It’s absolutely vital that primary care physicians are equipped with the right tools to optimize their limited time with patients.
Health care today is not set up to allow physicians to spend nearly enough time with their patients.
In fact, a popular study published in the Journal of the American Board of Family Medicine found that in order to provide adequate care for the standard panel size of about 2,500 patients, primary care physicians would need to work more than 21 hours a day.
It’s clear that physicians don’t have the tools they need to manage their patient loads effectively. And because of that, patient care is suffering and providers and their staff are experiencing burnout at high rates — as high as 62.8%, according to a 2021 study from the American Medical Association.
If we want to see health care outcomes improve, it’s absolutely vital that primary care physicians are equipped with the right tools to optimize their limited time with patients. And one way to achieve that is by making pre-encounter medical record retrieval and analysis the norm for primary care — especially for at-risk providers.
Current Medical Record Processes are Setting Providers Up to Fail
Providers often walk into a clinical encounter with limited-to-no understanding of the patient’s medical history. They then have to spend valuable time playing catch-up to understand a patient’s current needs, or risk missing out on important insights.
This isn’t the providers’ fault, it’s the result of a broken system for retrieving and interpreting medical records.
Even with the implementation of EHRs, 78% of hospitals are still “often or sometimes” using mail and fax to receive medical records, according to a 2021 report from the Office of the National Coordinator for Health Information Technology. And when (or if) those records arrive, they’re often incomplete, illegible or contain far too many pages for a provider to read and analyze before the clinical encounter.
EHRs have done little to solve this problem, as they still require providers to search through pages of records to find key clinical insights. Typically, up to 70% of clinical value is contained in progress or SOAP notes, which are unstructured and thus difficult to extract information from.
We have to find a new solution that makes it easier for providers to gather and analyze the information they need — faster and more effectively.
The Benefits of Pre-Encounter Medical Record Analysis
Imagine how much more effective clinical encounters would be if providers were empowered with a complete understanding of the patients’ medical histories.
For example, a provider could walk into a clinical encounter with a list of diagnoses, current medications, and previous test results — rather than needing to get this information from a patient or spend time after the appointment sending out records requests.
A shift to pre-encounter medical record analysis could have enormous benefits for patients, payers, and providers. Patients would receive better quality care, HCC coding and other risk adjustment processes would improve, and providers could spend more time with patients and less time tracking down medical records.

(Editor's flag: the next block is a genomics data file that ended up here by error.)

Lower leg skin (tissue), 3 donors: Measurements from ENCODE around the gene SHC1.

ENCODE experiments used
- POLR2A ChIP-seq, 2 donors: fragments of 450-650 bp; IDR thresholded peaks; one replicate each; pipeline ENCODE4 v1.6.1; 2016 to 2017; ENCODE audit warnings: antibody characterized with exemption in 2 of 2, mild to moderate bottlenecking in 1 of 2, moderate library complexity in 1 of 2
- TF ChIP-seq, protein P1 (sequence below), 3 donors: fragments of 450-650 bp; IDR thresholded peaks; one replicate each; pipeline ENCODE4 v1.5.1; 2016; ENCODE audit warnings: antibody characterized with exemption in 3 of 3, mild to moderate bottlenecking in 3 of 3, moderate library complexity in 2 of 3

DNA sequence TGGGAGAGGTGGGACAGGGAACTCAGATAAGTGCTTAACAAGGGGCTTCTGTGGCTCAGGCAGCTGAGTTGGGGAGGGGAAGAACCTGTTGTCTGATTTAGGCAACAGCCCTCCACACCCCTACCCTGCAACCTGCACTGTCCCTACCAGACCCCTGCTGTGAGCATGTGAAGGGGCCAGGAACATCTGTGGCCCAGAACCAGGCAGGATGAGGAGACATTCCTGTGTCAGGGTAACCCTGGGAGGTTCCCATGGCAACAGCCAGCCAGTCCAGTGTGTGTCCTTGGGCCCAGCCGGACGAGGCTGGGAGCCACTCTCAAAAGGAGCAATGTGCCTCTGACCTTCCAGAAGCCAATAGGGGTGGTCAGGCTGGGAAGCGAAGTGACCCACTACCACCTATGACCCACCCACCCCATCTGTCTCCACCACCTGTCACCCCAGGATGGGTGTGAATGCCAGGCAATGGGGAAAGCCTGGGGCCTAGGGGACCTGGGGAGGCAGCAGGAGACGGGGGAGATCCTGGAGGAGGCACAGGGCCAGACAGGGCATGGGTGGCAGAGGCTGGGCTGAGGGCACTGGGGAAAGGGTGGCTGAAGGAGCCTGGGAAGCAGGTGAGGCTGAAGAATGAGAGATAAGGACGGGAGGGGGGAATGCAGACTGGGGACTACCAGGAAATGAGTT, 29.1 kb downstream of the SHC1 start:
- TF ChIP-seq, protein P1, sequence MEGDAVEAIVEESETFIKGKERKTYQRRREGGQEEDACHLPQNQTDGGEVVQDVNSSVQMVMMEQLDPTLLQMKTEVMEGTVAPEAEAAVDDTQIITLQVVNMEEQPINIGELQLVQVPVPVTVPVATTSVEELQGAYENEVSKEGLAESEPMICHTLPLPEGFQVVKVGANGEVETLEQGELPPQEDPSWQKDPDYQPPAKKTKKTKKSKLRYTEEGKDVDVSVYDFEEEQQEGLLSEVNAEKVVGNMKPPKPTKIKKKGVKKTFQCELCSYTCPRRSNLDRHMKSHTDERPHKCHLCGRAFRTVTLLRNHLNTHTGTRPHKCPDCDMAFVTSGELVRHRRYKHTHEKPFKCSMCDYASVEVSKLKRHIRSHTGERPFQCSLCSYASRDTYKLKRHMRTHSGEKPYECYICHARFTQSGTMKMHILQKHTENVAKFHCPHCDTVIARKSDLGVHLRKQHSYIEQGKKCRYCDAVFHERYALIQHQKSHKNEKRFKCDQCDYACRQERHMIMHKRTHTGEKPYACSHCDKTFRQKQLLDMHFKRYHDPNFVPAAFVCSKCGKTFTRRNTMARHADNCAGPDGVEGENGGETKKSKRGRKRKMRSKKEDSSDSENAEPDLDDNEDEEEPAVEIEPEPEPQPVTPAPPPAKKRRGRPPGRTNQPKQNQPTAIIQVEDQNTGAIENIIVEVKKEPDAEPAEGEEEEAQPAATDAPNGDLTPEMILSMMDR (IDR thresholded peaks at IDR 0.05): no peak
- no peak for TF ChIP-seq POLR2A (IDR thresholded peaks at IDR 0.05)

Can Artificial Intelligence Offer a Solution?
If pre-encounter medical record analysis is the goal, then artificial intelligence and machine learning models are uniquely equipped to help create the solution we need.
Rather than expecting providers to sift through every document from a patient’s lifetime to look for potential diagnoses, recent advances in large language models could complement the work of manual risk adjusters, summarizing key information and pulling out diagnostic codes.
There’s also enormous potential for AI to help coders extract value from the unstructured progress or SOAP notes, including diagnoses, prescriptions, and even specific treatment plan details.
Medicare Advantage Rule Changes Make Risk Adjustment a Pressing Issue
All providers could benefit from changing our medical records process, but this problem is especially pressing for Medicare Advantage providers.
CMS recently announced a plan to remove more than 2,000 diagnosis codes from the current risk adjustment model, requiring providers to get much more precise with their diagnoses or risk missing out on premiums.
Unfortunately, traditional systems for medical record retrieval, storage, and analysis are not sophisticated enough to adequately meet providers’ needs under these new rules.
When a provider incorrectly diagnoses a patient — or presents a diagnosis without a treatment plan — it puts them at risk of payment retraction or fines for any discrepancies found during a Risk Adjustment Data Validation audit. On the other hand, when a provider misses a diagnosis, it lowers the patient’s RAF score and decreases the payment the provider receives from CMS for that patient’s care.
These consequences were already a significant source of concern for at-risk provider groups. But now that the list of HCC codes is shrinking, it’s more important than ever to code accurately and to catch all diagnoses.
While the pace of change in health care is often slow, it’s clear that action is desperately needed. Every time a provider has to spend valuable time chasing down medical records or quizzing a patient about their history, it directly impacts the quality of care for patients and the overall costs for the health system.
About the Author: Carm Huntress is the founder and CEO of Credo, a leader in value-based care solutions. Credo is working to radically simplify and automate the current medical record retrieval and risk adjustment processes. In doing so, Credo is enabling providers to take better overall care of their patients, improve staff productivity, and drive accuracy and compliance.